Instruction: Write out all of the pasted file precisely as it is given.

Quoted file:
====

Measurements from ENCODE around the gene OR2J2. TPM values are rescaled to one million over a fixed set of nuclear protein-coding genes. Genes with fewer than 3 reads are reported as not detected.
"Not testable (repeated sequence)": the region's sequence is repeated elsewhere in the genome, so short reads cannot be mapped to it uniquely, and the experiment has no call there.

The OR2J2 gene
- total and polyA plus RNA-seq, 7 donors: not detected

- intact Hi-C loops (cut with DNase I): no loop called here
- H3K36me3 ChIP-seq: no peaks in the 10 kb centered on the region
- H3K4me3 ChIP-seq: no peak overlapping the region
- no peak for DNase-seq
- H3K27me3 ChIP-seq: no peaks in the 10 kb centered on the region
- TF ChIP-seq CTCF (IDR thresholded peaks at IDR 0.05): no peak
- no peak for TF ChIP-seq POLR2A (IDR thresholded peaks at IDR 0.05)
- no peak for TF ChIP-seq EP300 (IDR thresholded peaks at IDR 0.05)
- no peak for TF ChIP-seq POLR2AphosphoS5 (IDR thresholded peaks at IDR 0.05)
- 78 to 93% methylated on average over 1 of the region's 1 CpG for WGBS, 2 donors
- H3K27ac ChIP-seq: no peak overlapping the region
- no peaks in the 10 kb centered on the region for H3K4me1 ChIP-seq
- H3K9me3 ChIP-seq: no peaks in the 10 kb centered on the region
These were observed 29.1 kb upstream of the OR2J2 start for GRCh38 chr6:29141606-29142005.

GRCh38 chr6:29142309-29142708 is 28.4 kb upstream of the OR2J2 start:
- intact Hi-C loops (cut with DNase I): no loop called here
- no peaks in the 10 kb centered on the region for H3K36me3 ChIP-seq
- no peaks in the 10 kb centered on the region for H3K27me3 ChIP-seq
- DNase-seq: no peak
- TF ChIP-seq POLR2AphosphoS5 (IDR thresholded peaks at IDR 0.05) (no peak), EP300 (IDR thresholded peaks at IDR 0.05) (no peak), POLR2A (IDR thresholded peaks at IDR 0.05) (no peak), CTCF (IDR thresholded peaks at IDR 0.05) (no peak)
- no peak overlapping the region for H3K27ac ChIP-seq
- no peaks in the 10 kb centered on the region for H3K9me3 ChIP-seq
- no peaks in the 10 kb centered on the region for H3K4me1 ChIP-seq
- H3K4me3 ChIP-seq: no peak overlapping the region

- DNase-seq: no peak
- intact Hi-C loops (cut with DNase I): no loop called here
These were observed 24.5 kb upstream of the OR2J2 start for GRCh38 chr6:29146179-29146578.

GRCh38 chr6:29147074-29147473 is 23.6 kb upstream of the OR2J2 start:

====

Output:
Measurements from ENCODE around the gene OR2J2. TPM values are rescaled to one million over a fixed set of nuclear protein-coding genes. Genes with fewer than 3 reads are reported as not detected.
"Not testable (repeated sequence)": the region's sequence is repeated elsewhere in the genome, so short reads cannot be mapped to it uniquely, and the experiment has no call there.

The OR2J2 gene
- total and polyA plus RNA-seq, 7 donors: not detected

- intact Hi-C loops (cut with DNase I): no loop called here
- H3K36me3 ChIP-seq: no peaks in the 10 kb centered on the region
- H3K4me3 ChIP-seq: no peak overlapping the region
- no peak for DNase-seq
- H3K27me3 ChIP-seq: no peaks in the 10 kb centered on the region
- TF ChIP-seq CTCF (IDR thresholded peaks at IDR 0.05): no peak
- no peak for TF ChIP-seq POLR2A (IDR thresholded peaks at IDR 0.05)
- no peak for TF ChIP-seq EP300 (IDR thresholded peaks at IDR 0.05)
- no peak for TF ChIP-seq POLR2AphosphoS5 (IDR thresholded peaks at IDR 0.05)
- 78 to 93% methylated on average over 1 of the region's 1 CpG for WGBS, 2 donors
- H3K27ac ChIP-seq: no peak overlapping the region
- no peaks in the 10 kb centered on the region for H3K4me1 ChIP-seq
- H3K9me3 ChIP-seq: no peaks in the 10 kb centered on the region
These were observed 29.1 kb upstream of the OR2J2 start for GRCh38 chr6:29141606-29142005.

GRCh38 chr6:29142309-29142708 is 28.4 kb upstream of the OR2J2 start:
- intact Hi-C loops (cut with DNase I): no loop called here
- no peaks in the 10 kb centered on the region for H3K36me3 ChIP-seq
- no peaks in the 10 kb centered on the region for H3K27me3 ChIP-seq
- DNase-seq: no peak
- TF ChIP-seq POLR2AphosphoS5 (IDR thresholded peaks at IDR 0.05) (no peak), EP300 (IDR thresholded peaks at IDR 0.05) (no peak), POLR2A (IDR thresholded peaks at IDR 0.05) (no peak), CTCF (IDR thresholded peaks at IDR 0.05) (no peak)
- no peak overlapping the region for H3K27ac ChIP-seq
- no peaks in the 10 kb centered on the region for H3K9me3 ChIP-seq
- no peaks in the 10 kb centered on the region for H3K4me1 ChIP-seq
- H3K4me3 ChIP-seq: no peak overlapping the region

- DNase-seq: no peak
- intact Hi-C loops (cut with DNase I): no loop called here
These were observed 24.5 kb upstream of the OR2J2 start for GRCh38 chr6:29146179-29146578.

GRCh38 chr6:29147074-29147473 is 23.6 kb upstream of the OR2J2 start: